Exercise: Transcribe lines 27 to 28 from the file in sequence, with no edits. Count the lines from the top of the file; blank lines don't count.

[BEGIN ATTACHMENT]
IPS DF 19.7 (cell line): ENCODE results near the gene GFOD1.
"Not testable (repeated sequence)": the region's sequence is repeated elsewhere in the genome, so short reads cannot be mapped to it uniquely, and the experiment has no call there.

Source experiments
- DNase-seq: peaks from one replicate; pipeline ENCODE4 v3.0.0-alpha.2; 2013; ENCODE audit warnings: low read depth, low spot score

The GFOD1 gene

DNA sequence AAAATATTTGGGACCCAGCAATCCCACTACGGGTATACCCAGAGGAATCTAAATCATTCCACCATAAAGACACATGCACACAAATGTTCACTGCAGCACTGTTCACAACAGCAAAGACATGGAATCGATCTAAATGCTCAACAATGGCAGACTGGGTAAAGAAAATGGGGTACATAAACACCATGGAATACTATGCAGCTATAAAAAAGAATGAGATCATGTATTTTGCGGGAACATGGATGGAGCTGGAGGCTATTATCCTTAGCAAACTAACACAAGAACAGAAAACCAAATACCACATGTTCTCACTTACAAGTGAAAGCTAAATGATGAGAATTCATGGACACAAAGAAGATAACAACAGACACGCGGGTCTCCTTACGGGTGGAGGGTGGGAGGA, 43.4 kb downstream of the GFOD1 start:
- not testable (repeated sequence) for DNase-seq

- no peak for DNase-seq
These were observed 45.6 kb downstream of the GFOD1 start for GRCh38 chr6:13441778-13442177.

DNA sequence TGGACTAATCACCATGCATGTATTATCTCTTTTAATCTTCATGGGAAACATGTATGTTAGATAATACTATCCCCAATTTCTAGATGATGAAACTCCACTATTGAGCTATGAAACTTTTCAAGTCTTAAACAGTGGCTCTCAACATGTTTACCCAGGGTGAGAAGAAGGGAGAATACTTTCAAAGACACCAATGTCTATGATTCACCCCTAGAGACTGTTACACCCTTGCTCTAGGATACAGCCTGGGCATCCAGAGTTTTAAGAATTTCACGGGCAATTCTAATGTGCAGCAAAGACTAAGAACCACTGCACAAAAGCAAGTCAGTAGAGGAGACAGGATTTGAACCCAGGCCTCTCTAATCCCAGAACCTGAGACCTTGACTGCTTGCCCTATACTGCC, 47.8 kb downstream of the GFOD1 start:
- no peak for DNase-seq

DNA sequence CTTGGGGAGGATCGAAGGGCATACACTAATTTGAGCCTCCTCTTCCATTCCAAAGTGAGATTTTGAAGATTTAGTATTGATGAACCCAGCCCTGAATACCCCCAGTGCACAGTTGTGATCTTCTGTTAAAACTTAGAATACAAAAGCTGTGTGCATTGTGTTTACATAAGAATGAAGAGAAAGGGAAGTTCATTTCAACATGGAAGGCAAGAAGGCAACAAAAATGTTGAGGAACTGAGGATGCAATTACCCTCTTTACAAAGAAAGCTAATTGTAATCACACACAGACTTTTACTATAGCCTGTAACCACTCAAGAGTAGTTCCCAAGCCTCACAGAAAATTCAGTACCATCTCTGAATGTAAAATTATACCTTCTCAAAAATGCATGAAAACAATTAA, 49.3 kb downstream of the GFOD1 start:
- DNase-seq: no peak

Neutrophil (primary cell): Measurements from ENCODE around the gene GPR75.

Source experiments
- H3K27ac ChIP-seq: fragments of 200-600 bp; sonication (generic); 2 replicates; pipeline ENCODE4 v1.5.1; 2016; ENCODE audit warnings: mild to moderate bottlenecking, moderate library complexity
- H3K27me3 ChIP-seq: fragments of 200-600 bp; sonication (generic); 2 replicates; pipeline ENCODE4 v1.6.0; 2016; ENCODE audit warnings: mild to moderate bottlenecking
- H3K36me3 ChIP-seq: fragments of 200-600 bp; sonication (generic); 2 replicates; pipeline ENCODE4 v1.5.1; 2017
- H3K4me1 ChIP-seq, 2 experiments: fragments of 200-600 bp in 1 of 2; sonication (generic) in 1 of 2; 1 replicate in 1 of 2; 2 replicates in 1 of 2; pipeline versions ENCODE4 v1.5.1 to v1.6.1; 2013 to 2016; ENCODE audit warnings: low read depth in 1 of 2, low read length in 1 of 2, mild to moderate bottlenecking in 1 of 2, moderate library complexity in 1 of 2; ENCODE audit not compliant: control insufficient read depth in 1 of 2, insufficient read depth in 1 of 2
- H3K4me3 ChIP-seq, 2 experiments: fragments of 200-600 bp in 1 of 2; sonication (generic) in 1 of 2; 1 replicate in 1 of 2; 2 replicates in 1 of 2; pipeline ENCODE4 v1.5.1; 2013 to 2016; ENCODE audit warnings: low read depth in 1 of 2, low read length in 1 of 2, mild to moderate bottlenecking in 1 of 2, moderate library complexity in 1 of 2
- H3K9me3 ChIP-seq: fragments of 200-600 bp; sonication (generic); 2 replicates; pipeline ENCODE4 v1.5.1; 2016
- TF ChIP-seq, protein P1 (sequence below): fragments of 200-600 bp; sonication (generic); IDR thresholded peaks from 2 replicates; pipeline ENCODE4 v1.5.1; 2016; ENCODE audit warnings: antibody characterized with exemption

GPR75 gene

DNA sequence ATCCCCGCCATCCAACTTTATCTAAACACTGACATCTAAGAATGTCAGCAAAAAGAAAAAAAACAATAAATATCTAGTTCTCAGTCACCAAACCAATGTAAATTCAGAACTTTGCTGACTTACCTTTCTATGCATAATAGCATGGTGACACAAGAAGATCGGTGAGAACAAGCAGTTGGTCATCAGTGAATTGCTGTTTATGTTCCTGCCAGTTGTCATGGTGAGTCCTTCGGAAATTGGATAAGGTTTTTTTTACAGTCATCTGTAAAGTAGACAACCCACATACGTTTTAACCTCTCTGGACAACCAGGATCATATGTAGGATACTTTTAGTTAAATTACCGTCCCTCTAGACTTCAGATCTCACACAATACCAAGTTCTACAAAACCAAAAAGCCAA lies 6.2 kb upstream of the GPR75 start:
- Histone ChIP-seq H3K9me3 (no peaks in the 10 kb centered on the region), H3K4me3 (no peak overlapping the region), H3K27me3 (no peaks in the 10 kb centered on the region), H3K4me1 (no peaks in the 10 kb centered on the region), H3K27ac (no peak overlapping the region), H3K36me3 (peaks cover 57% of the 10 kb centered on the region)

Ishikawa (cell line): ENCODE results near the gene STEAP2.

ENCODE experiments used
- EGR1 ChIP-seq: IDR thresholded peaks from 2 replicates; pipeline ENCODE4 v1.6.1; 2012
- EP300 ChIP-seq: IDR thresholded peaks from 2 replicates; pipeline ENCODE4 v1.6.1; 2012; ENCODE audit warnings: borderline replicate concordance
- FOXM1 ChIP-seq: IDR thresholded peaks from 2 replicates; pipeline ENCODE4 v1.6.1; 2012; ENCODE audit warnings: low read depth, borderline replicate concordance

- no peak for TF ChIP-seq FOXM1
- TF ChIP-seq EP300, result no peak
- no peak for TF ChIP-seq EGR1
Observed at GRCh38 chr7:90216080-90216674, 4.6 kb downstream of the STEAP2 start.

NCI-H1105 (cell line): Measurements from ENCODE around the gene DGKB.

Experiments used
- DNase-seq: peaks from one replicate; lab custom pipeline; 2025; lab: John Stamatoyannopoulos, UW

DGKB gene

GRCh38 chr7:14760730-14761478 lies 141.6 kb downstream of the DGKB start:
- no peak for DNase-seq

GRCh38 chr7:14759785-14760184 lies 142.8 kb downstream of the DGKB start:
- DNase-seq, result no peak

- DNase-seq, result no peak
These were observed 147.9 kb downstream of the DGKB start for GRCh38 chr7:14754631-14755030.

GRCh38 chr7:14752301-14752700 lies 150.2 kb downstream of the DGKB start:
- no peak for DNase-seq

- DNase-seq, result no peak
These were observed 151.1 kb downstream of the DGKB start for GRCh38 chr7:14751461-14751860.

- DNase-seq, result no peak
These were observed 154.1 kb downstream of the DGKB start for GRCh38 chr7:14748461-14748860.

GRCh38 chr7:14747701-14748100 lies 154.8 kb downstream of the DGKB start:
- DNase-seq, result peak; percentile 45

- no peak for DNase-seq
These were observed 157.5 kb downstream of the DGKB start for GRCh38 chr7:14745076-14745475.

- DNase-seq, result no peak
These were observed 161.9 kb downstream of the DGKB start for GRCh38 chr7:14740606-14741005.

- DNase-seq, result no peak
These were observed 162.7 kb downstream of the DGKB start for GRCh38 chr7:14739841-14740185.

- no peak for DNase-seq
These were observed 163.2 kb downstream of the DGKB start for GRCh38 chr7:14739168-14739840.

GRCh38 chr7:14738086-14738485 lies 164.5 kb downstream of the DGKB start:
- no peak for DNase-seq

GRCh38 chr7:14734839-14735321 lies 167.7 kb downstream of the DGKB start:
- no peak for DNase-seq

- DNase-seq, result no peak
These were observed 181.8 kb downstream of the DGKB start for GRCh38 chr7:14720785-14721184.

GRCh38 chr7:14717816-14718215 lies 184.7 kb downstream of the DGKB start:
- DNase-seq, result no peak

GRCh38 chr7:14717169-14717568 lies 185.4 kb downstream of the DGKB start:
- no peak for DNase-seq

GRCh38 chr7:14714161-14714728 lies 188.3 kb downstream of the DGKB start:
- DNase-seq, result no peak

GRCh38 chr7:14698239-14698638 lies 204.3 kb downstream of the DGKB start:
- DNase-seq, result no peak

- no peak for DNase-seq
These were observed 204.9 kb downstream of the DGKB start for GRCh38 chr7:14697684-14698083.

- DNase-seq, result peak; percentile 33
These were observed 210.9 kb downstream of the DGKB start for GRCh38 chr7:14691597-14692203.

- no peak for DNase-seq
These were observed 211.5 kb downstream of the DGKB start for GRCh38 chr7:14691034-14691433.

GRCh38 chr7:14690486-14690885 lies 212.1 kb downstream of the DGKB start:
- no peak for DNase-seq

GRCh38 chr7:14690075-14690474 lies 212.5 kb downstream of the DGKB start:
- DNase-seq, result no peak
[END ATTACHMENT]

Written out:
ENCODE experiments used
- EGR1 ChIP-seq: IDR thresholded peaks from 2 replicates; pipeline ENCODE4 v1.6.1; 2012